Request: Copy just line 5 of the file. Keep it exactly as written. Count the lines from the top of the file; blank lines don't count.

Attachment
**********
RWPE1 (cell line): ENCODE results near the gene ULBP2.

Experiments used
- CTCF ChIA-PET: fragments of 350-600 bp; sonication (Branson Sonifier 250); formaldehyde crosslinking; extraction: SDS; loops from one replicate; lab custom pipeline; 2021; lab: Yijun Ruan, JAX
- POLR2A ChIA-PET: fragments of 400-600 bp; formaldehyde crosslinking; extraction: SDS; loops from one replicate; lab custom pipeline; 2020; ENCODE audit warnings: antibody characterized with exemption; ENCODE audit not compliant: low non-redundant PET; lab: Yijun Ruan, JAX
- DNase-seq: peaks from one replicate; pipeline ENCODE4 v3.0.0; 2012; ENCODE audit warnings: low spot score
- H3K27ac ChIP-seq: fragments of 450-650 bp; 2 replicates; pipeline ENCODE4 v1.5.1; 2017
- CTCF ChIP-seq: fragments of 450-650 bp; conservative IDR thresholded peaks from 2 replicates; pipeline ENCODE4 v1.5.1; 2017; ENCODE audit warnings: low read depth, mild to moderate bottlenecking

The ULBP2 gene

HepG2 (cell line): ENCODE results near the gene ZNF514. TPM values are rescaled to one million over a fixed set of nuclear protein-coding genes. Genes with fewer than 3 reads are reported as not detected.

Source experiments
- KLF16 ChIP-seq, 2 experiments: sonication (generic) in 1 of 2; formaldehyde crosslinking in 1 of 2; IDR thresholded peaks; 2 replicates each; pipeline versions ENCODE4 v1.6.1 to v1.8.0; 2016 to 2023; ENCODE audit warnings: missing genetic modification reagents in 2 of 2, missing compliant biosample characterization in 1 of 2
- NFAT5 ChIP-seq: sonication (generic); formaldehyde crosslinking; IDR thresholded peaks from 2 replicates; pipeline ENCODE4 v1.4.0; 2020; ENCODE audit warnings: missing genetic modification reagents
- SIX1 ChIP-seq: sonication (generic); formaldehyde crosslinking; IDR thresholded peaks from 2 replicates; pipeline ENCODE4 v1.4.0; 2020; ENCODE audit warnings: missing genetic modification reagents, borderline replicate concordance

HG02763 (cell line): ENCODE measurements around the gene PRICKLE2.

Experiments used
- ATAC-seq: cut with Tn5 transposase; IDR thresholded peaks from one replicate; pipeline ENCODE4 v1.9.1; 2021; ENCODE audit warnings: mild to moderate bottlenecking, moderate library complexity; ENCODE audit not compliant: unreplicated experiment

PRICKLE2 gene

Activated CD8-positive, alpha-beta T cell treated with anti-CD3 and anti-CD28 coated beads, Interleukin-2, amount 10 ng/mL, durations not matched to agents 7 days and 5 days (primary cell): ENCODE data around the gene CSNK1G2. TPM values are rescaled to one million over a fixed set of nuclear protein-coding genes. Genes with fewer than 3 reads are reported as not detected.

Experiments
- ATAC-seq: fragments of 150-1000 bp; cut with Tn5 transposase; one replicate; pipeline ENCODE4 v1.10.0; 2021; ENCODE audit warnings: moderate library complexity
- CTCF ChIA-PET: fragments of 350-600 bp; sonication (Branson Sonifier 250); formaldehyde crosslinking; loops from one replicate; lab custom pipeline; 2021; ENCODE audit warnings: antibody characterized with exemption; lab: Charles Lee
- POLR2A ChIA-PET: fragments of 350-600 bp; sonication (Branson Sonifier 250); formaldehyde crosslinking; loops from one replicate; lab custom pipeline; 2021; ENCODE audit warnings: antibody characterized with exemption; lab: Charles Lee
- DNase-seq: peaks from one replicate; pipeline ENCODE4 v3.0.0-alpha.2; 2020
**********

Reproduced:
- DNase-seq: peaks from one replicate; pipeline ENCODE4 v3.0.0; 2012; ENCODE audit warnings: low spot score